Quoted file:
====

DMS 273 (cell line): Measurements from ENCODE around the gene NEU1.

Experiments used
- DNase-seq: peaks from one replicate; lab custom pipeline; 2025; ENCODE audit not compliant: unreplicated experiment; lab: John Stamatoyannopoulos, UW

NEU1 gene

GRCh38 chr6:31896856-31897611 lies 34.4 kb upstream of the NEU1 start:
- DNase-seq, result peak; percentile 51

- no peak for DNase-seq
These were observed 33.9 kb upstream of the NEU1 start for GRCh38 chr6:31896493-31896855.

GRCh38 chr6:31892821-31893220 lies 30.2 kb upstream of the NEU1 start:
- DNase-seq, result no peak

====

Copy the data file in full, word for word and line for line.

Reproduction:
DMS 273 (cell line): Measurements from ENCODE around the gene NEU1.

Experiments used
- DNase-seq: peaks from one replicate; lab custom pipeline; 2025; ENCODE audit not compliant: unreplicated experiment; lab: John Stamatoyannopoulos, UW

NEU1 gene

GRCh38 chr6:31896856-31897611 lies 34.4 kb upstream of the NEU1 start:
- DNase-seq, result peak; percentile 51

- no peak for DNase-seq
These were observed 33.9 kb upstream of the NEU1 start for GRCh38 chr6:31896493-31896855.

GRCh38 chr6:31892821-31893220 lies 30.2 kb upstream of the NEU1 start:
- DNase-seq, result no peak